The Memory Effect
The Remediation of Memory in Literature and Film
Hardcover 364 pp.
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The Memory Effect is a collection of essays on the status of memory—individual and collective, cultural and transcultural—in contemporary literature, film, and other visual media. Contributors look at memory’s representation, adaptation, translation, and appropriation, as well as its mediation and remediation. Memory’s irreducibly constructed nature is explored, even as its status is reaffirmed as the basis of both individual and collective identity.
The book begins with an overview of the field, with an emphasis on the question of subjectivity. Under the section title Memory Studies: Theories, Changes, and Challenges, these chapters lay the theoretical groundwork for the volume. Section 2, Literature and the Power of Cultural Memory/Memorializing, focuses on the relation between literature and cultural memory. Section 3, Recuperating Lives: Memory and Life Writing, shifts the focus from literature to autobiography and life writing, especially those lives shaped by trauma and forgotten by history. Section 4, Cinematic Remediations: Memory and History, examines specific films in an effort to account for cinema’s intimate and mutually constitutive relationship with memory and history. The final section, Multi-Media Interventions: Television, Video, and Collective Memory, considers individual and collective memory in the context of contemporary visual texts, at the crossroads of popular and avant-garde cultures.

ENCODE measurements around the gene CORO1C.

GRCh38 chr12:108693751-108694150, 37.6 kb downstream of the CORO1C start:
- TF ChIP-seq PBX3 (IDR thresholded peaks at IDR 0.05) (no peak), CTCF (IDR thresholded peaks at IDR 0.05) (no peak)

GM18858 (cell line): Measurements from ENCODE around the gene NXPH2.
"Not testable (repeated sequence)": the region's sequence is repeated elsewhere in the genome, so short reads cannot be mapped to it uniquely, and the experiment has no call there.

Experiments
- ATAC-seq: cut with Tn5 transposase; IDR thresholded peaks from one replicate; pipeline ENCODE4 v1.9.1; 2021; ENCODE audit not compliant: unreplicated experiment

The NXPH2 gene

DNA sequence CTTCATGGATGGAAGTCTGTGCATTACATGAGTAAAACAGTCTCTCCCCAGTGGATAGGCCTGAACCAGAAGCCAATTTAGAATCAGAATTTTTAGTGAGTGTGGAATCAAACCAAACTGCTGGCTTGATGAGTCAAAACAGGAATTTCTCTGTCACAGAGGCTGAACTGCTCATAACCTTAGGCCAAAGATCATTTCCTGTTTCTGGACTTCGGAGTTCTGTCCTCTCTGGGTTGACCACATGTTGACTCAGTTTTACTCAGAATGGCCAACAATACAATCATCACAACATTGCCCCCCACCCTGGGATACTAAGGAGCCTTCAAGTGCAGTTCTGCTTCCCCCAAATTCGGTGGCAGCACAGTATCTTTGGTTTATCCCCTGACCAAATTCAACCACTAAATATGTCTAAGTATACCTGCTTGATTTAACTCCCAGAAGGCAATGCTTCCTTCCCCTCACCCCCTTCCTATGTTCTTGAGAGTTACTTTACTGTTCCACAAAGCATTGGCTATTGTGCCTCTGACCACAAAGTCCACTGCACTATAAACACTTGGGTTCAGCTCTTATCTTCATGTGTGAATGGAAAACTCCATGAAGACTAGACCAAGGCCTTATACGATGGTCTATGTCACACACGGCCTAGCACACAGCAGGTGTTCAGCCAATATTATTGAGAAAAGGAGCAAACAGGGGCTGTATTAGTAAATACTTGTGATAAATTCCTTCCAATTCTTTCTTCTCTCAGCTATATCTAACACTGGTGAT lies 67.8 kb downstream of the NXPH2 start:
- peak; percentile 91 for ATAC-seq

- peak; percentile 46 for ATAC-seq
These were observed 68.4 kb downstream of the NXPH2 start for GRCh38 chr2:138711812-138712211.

Russell J. A. Kilbourn is an associate professor in the Department of English and Film Studies at Wilfrid Laurier University. He is the author of Cinema, Memory, Modernity: The Representation of Memory from the Art Film to Transnational Cinema (2010).
Eleanor Ty is a professor of English at Wilfrid Laurier University. She has published on contemporary ethnic texts, and on 18th-century British women writers. She is the author of Unfastened: Globality and Asian North American Narratives (2010) and co-editor, with Christl Verduyn, of Asian Canadian Writing Beyond Autoethnography (WLU Press, 2008).